This Space is OccupiedNovember 22, 2011
While in New Orleans over the weekend I stopped by "Occupy New Orleans" (some photos I took are below). This version of the "Occupy Wall Street" movement is camped out in a park across the street from city hall. As my first visit to an occupy location (which included a several dozen tents and numerous signs), it was interesting to see firsthand the tactic of occupation. Regardless what else one may say about the movement, Occupy Wall Street has chosen an intriguing rhetorical strategy that its name captures well--they are not just protesting but occupying. This reclamation of public space has not only increased media coverage of the movement but also greatly impacts the message of the movement. Rather than treating public space as merely land where we plant flowers to look at but otherwise do not use, the occupy movement embodies its message by attempting to literally reclaim the public square. Even if one does not agree with the occupy movement's message, its attempt to reclaim public space is an important aspect to consider. They are literally transforming the empty public square into a forum for public deliberation. It is that idea which lies at the heart of the movement. As one of the signs I saw at the New Orleans encampment proclaimed, "This space is occupied." Across the nation, people who have rarely had a public voice on civic matters have been participating in general assemblies at occupy locations and becoming part of the public discourse. Although I did not have the opportunity to see a forum time in New Orleans, the place was full of posted messages--thus transforming the space from a park virtually devoid of non-government signs to one full of political messages directed at government officials across the street. Yet, many commentators and public officials fail to understand the importance of the idea of occupation to the occupy movement. For instance, New York City Mayor Michael Bloomberg declared in his statement about evicting occupiers from Zuccotti Park (where the Occupy Wall Street movement started and a place that, while privately owned, is supposed to remain open to the public at all times) in the middle of the night last week:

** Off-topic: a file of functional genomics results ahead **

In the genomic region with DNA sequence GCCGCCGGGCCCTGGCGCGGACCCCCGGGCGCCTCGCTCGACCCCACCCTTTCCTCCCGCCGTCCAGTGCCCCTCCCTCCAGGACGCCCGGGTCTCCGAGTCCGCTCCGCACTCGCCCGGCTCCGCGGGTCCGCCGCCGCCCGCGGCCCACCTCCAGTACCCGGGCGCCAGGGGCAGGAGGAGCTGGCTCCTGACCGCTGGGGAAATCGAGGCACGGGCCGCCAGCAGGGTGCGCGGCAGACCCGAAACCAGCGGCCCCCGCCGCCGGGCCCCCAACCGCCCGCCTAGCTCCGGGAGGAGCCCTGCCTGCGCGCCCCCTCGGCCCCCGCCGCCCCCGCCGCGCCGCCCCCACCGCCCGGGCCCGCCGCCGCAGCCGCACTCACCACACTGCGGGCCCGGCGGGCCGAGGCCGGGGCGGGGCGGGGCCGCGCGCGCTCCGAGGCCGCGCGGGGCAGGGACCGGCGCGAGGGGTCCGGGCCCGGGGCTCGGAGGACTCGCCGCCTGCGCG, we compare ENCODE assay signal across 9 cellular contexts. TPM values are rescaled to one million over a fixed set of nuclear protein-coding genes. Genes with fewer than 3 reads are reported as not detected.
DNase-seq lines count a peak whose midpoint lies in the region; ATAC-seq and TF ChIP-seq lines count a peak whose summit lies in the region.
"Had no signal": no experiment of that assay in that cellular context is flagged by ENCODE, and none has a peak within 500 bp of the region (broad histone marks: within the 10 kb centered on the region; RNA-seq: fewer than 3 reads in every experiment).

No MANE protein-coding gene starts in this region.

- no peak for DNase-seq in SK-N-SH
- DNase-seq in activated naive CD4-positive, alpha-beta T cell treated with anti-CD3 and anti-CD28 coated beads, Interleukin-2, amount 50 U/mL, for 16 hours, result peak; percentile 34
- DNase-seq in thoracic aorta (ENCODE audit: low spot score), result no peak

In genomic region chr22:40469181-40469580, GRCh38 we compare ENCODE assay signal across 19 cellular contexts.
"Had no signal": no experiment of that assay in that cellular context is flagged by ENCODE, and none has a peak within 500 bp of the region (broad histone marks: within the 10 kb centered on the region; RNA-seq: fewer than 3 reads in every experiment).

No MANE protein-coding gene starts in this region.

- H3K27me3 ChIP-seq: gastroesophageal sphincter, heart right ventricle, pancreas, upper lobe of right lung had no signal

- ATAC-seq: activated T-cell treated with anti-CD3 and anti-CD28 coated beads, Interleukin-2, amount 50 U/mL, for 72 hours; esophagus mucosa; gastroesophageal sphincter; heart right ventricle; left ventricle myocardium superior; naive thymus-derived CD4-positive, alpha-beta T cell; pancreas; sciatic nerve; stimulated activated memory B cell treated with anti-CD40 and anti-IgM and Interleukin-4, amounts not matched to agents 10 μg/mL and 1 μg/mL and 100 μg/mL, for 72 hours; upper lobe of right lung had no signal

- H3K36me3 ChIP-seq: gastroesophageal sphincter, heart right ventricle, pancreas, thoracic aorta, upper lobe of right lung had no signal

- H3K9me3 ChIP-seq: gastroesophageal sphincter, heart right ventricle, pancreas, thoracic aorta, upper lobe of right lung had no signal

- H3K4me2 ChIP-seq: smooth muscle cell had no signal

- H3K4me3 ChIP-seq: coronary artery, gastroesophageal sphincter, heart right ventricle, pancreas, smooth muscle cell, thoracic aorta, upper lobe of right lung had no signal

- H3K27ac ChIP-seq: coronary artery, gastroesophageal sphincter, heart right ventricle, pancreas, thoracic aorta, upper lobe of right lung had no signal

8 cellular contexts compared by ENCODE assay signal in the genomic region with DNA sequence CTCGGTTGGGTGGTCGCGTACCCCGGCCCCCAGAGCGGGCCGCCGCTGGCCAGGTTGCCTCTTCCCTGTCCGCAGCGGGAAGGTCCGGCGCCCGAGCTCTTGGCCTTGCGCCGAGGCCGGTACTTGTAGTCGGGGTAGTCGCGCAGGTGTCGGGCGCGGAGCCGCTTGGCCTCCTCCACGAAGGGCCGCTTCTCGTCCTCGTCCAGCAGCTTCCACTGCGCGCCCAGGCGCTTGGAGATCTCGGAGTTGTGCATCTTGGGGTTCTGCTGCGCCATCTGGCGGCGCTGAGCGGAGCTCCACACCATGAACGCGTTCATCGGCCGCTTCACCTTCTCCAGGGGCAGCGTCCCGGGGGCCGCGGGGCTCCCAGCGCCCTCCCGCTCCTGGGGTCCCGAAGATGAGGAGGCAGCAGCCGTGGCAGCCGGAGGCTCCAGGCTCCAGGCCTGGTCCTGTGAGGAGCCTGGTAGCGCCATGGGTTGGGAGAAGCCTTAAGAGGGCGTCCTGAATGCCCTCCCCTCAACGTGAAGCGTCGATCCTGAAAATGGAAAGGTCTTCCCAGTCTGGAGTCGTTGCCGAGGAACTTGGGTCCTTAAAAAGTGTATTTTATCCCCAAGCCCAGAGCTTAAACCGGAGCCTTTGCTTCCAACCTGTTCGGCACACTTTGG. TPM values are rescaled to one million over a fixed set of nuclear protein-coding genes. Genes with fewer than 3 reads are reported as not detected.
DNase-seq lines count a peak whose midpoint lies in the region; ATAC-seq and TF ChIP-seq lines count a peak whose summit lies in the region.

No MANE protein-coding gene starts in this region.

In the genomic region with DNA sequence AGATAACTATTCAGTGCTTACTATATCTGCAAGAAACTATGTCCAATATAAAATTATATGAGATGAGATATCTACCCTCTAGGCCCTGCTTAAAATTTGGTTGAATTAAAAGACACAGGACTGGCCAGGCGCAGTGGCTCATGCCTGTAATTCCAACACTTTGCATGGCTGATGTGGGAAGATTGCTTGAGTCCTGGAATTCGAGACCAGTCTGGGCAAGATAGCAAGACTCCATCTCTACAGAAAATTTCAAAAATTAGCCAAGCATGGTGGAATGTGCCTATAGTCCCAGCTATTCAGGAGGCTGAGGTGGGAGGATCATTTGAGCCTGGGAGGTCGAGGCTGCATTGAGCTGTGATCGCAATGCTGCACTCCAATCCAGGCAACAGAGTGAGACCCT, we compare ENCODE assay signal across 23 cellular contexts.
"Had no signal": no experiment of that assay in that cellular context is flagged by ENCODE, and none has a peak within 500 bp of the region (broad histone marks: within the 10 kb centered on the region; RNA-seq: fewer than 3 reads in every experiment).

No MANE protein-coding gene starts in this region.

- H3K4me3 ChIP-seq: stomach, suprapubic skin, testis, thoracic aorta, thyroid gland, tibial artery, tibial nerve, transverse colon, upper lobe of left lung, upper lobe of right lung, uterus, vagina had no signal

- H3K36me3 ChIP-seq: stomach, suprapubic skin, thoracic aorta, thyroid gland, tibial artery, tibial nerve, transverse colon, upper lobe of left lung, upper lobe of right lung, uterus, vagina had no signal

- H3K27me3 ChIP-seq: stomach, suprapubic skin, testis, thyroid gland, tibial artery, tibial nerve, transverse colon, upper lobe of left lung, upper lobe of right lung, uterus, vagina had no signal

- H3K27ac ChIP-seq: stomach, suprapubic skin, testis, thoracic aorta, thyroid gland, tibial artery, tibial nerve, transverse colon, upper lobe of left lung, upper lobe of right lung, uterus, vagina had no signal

Protestors have had two months to occupy the park with tents and sleeping bags. Now they will have to occupy the space with the power of their arguments.The problem with Bloomberg's statement is that he fails to recognize that their bodies and tents are part of their argument. Since the occupiers chose to embody their message about the need for a public square where all the people decide public policy (and not just the one percent), one cannot separate the form of the protest from its message. As media theorist Marshall McLuhan explained, "the medium is the message." To suggest that the occupy movement should simply offer its concerns in more traditional forms and stop camping in public spaces is to completely misunderstand the message of the movement.
This effort to reclaim public space has important democratic implications. Without public space where citizens can gather to be heard and to hear one another, our political system becomes less democratic. As Kevin Mattson, now a professor at Ohio University, explained years ago in the National Civic Review:
The relationship between public space and democracy is crucial. Democracy requires places where citizens can gather together to discuss the issues of the day and work on solving problems. In the past, architects recognized this and built public squares where citizens could assemble. ... One thing is certain: the suburban landscape as we know it does not create the public spaces that are conducive to civic interaction and public life. If we are truly concerned with the state of American democracy, we should build a landscape that encourages and symbolizes our respect for the public realm and for the intermingling of citizens. Democracy demands it.His argument compliments the work of many other scholars who have considered the rhetoric of space and the impact of space on rhetoric. I dealt with some of these concepts in a recent study in Free Speech Yearbook (a translation article of the study later appeared in Communication Currents) as I analyzed the First Amendment rights of the members of Third Church of Christ, Scientist in Washington, D.C. as they successfully fought for the right to tear down their church building. The primary theorist whose work I used in the study, French sociologist Henri Lefebvre, offers insights particularly well-suited for understanding the occupy movement. In his book The Production of Space, Lefebvre argued that the way a city's space is developed and arranged impacts the development and arrangement of ideas and values within that space. Thus, he criticized Soviet urban planners for failing to create a socialist space and attributed the ultimate failure of their political system to their failure to destroy the czarist infrastructure they inherited. Rhetorical scholar Joshua Gunn borrowed from Lefebvre and others as he recently offered his thoughts about the importance of space for the occupy movement. While the occupy movement has done much to bring attention to the problem of income inequality in the U.S., hopefully it will also raise awareness to the importance of public space in our society.